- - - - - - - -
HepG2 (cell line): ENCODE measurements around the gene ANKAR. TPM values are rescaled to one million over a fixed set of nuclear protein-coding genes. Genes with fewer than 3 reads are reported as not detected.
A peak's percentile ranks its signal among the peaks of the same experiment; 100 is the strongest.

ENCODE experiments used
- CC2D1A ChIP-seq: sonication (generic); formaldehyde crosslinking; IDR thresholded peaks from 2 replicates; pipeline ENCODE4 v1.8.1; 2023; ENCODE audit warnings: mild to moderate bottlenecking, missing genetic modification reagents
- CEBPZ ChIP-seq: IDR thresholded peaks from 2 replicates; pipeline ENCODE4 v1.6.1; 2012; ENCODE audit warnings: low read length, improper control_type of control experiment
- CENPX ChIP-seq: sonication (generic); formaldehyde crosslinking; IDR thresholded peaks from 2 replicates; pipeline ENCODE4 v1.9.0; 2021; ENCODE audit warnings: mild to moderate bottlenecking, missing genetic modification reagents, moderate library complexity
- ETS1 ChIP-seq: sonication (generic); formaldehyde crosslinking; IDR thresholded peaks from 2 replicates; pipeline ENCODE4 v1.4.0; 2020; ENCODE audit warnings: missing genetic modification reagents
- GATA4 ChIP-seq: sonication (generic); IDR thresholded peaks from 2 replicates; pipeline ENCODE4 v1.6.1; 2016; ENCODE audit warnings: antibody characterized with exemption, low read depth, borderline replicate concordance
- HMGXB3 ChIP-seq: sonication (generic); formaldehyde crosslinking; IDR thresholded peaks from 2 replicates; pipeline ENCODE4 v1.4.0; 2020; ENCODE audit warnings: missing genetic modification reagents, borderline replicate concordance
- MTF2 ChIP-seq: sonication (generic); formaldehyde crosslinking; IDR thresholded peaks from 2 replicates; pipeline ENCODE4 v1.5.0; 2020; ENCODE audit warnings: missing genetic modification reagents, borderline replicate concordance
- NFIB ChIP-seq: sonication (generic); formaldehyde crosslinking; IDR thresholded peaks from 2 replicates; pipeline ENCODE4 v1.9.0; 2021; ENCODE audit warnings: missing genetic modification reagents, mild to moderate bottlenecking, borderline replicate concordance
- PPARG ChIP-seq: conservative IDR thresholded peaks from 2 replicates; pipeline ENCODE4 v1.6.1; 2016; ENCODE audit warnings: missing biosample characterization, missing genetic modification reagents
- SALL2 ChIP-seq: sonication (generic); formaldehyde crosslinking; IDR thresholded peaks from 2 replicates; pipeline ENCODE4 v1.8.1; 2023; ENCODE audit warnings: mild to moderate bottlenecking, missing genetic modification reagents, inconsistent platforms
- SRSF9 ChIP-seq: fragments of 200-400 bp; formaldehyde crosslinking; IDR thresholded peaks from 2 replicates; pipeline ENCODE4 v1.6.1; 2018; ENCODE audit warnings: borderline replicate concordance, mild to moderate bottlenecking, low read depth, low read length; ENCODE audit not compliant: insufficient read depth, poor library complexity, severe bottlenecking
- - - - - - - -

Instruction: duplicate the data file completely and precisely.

HepG2 (cell line): ENCODE measurements around the gene ANKAR. TPM values are rescaled to one million over a fixed set of nuclear protein-coding genes. Genes with fewer than 3 reads are reported as not detected.
A peak's percentile ranks its signal among the peaks of the same experiment; 100 is the strongest.

ENCODE experiments used
- CC2D1A ChIP-seq: sonication (generic); formaldehyde crosslinking; IDR thresholded peaks from 2 replicates; pipeline ENCODE4 v1.8.1; 2023; ENCODE audit warnings: mild to moderate bottlenecking, missing genetic modification reagents
- CEBPZ ChIP-seq: IDR thresholded peaks from 2 replicates; pipeline ENCODE4 v1.6.1; 2012; ENCODE audit warnings: low read length, improper control_type of control experiment
- CENPX ChIP-seq: sonication (generic); formaldehyde crosslinking; IDR thresholded peaks from 2 replicates; pipeline ENCODE4 v1.9.0; 2021; ENCODE audit warnings: mild to moderate bottlenecking, missing genetic modification reagents, moderate library complexity
- ETS1 ChIP-seq: sonication (generic); formaldehyde crosslinking; IDR thresholded peaks from 2 replicates; pipeline ENCODE4 v1.4.0; 2020; ENCODE audit warnings: missing genetic modification reagents
- GATA4 ChIP-seq: sonication (generic); IDR thresholded peaks from 2 replicates; pipeline ENCODE4 v1.6.1; 2016; ENCODE audit warnings: antibody characterized with exemption, low read depth, borderline replicate concordance
- HMGXB3 ChIP-seq: sonication (generic); formaldehyde crosslinking; IDR thresholded peaks from 2 replicates; pipeline ENCODE4 v1.4.0; 2020; ENCODE audit warnings: missing genetic modification reagents, borderline replicate concordance
- MTF2 ChIP-seq: sonication (generic); formaldehyde crosslinking; IDR thresholded peaks from 2 replicates; pipeline ENCODE4 v1.5.0; 2020; ENCODE audit warnings: missing genetic modification reagents, borderline replicate concordance
- NFIB ChIP-seq: sonication (generic); formaldehyde crosslinking; IDR thresholded peaks from 2 replicates; pipeline ENCODE4 v1.9.0; 2021; ENCODE audit warnings: missing genetic modification reagents, mild to moderate bottlenecking, borderline replicate concordance
- PPARG ChIP-seq: conservative IDR thresholded peaks from 2 replicates; pipeline ENCODE4 v1.6.1; 2016; ENCODE audit warnings: missing biosample characterization, missing genetic modification reagents
- SALL2 ChIP-seq: sonication (generic); formaldehyde crosslinking; IDR thresholded peaks from 2 replicates; pipeline ENCODE4 v1.8.1; 2023; ENCODE audit warnings: mild to moderate bottlenecking, missing genetic modification reagents, inconsistent platforms
- SRSF9 ChIP-seq: fragments of 200-400 bp; formaldehyde crosslinking; IDR thresholded peaks from 2 replicates; pipeline ENCODE4 v1.6.1; 2018; ENCODE audit warnings: borderline replicate concordance, mild to moderate bottlenecking, low read depth, low read length; ENCODE audit not compliant: insufficient read depth, poor library complexity, severe bottlenecking